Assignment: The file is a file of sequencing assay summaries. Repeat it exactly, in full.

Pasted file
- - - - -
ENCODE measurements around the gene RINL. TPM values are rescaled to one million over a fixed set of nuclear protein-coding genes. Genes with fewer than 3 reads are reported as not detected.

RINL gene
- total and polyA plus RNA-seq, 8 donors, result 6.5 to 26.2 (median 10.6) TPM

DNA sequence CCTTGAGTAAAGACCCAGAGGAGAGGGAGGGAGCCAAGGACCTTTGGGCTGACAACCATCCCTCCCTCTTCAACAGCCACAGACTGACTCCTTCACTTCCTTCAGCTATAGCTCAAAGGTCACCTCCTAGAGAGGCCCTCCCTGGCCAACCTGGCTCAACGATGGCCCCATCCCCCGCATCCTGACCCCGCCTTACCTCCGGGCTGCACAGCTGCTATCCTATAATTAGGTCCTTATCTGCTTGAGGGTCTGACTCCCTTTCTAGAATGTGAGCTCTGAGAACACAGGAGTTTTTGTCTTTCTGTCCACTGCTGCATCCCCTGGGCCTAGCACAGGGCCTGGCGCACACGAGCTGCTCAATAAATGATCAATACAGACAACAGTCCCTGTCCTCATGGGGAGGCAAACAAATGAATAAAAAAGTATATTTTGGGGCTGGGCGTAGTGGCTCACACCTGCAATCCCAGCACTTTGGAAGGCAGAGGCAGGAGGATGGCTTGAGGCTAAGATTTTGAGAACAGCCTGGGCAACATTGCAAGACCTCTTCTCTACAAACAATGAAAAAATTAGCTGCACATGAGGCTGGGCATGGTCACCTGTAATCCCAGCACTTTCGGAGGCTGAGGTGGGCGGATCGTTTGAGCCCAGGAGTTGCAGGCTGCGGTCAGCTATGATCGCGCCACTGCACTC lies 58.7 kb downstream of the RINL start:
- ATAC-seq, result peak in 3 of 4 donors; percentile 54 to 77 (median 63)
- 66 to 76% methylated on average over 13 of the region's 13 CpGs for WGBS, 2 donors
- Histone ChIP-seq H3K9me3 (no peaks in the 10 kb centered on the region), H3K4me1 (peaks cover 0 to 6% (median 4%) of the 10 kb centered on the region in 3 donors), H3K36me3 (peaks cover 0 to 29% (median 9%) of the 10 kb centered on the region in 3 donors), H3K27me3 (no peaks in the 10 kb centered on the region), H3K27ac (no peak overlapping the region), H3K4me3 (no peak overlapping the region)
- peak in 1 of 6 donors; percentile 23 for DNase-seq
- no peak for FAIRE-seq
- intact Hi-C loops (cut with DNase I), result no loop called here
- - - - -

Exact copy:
ENCODE measurements around the gene RINL. TPM values are rescaled to one million over a fixed set of nuclear protein-coding genes. Genes with fewer than 3 reads are reported as not detected.

RINL gene
- total and polyA plus RNA-seq, 8 donors, result 6.5 to 26.2 (median 10.6) TPM

DNA sequence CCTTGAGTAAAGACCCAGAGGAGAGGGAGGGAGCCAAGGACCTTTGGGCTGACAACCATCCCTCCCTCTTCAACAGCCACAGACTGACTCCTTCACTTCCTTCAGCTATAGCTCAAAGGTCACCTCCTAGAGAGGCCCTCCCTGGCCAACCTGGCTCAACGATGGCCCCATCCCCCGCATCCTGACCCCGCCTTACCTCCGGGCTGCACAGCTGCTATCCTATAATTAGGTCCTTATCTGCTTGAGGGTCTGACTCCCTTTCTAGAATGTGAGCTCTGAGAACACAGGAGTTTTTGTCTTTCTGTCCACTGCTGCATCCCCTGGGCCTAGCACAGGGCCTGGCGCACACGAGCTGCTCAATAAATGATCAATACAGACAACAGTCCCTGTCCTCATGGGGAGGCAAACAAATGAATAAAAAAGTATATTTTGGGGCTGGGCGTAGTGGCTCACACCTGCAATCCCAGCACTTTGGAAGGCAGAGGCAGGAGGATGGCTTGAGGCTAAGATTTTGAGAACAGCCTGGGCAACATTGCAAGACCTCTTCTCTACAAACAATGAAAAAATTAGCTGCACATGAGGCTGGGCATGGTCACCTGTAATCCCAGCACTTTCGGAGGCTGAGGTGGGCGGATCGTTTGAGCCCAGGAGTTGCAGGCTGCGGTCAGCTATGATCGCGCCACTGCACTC lies 58.7 kb downstream of the RINL start:
- ATAC-seq, result peak in 3 of 4 donors; percentile 54 to 77 (median 63)
- 66 to 76% methylated on average over 13 of the region's 13 CpGs for WGBS, 2 donors
- Histone ChIP-seq H3K9me3 (no peaks in the 10 kb centered on the region), H3K4me1 (peaks cover 0 to 6% (median 4%) of the 10 kb centered on the region in 3 donors), H3K36me3 (peaks cover 0 to 29% (median 9%) of the 10 kb centered on the region in 3 donors), H3K27me3 (no peaks in the 10 kb centered on the region), H3K27ac (no peak overlapping the region), H3K4me3 (no peak overlapping the region)
- peak in 1 of 6 donors; percentile 23 for DNase-seq
- no peak for FAIRE-seq
- intact Hi-C loops (cut with DNase I), result no loop called here